Aboriginal Indian Pottery of the Dominican Republic

Herbert W. Krieger

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Editore: Forgotten Books
Formato: PDF
Testo in en
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Dimensioni: 14,09 MB
  • EAN: 9780259656005

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The Dominican Republic includes the eastern two-thirds of the island known as Santo Domingo or Haiti, the black Republic of Haiti occupying the western third of the island. The Arawak aborigines named the island Haiti or Aiti, a name also applied to a mountainous section of the Province of Higuey. Later, when Columbus cast about for a suitable name, he called the island Española. This name was later corrupted into Hispaniola, a term still in vogue, although geographical practice is to again employ the aboriginal name Haiti when referring to the geographical aspects of the island, but to refer to the island as Santo Domingo in connection with its eastern portion, exclusive of the western third which is occupied by the Haitians. The name Santo Domingo, originally applied to the present capital city of the Dominican Republic, gradually came to signify the countryside as well, although the term is now obsolescent except as the name of the Dominican capital city.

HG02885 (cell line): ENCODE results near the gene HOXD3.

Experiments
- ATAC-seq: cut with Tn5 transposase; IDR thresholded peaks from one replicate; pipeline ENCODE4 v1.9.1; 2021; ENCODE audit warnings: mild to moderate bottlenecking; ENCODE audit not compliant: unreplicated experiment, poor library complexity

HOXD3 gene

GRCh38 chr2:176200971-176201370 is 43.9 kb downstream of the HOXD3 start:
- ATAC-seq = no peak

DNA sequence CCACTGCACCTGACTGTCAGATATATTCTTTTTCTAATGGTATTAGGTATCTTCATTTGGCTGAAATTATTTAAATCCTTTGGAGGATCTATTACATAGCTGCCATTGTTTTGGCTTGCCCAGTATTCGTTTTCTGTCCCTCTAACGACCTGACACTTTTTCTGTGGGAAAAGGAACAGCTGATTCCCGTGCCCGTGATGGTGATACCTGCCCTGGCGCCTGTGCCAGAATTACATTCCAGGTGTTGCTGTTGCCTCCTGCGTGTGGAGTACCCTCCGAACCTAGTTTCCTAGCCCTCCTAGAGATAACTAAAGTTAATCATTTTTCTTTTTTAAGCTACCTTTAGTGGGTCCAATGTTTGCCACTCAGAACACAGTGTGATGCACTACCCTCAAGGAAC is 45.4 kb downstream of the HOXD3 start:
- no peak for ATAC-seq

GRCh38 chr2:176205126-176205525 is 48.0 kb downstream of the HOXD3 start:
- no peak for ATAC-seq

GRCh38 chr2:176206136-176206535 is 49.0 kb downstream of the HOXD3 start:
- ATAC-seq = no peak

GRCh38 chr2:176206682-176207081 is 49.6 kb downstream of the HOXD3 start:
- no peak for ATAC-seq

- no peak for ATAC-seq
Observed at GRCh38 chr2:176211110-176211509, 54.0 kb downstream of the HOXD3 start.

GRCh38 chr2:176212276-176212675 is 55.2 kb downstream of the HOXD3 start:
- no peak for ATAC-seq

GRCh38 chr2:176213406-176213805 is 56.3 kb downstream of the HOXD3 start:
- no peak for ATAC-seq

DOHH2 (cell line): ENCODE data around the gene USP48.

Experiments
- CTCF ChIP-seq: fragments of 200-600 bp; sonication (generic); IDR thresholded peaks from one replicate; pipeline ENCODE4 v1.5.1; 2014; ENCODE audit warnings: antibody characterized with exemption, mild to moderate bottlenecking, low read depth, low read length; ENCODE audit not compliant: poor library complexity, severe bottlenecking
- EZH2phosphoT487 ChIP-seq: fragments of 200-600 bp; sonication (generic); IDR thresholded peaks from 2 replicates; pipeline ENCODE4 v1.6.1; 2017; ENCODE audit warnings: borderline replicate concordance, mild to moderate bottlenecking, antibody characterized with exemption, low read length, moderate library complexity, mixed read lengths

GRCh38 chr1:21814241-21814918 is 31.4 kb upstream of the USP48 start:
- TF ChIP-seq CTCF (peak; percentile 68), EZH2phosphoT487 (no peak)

The Dominican population in the cities is almost purely Spanish, although the laboring classes show admixture with African strains. Hybridization is more marked in the provinces, particularly in Samana and along the Haitian border. Isolated agricultural communities in the cacao-growing districts of the Vega (great meadow) in the valley of the Yuna River, also in the coffee-growing sections in the uplands of the interior, in the Provinces of Santiago, La Vega, Azua, Espaillat, and Monte Cristi, are descendants from Spanish immigrants, colonists, and soldiers of the royal armies of Spain.
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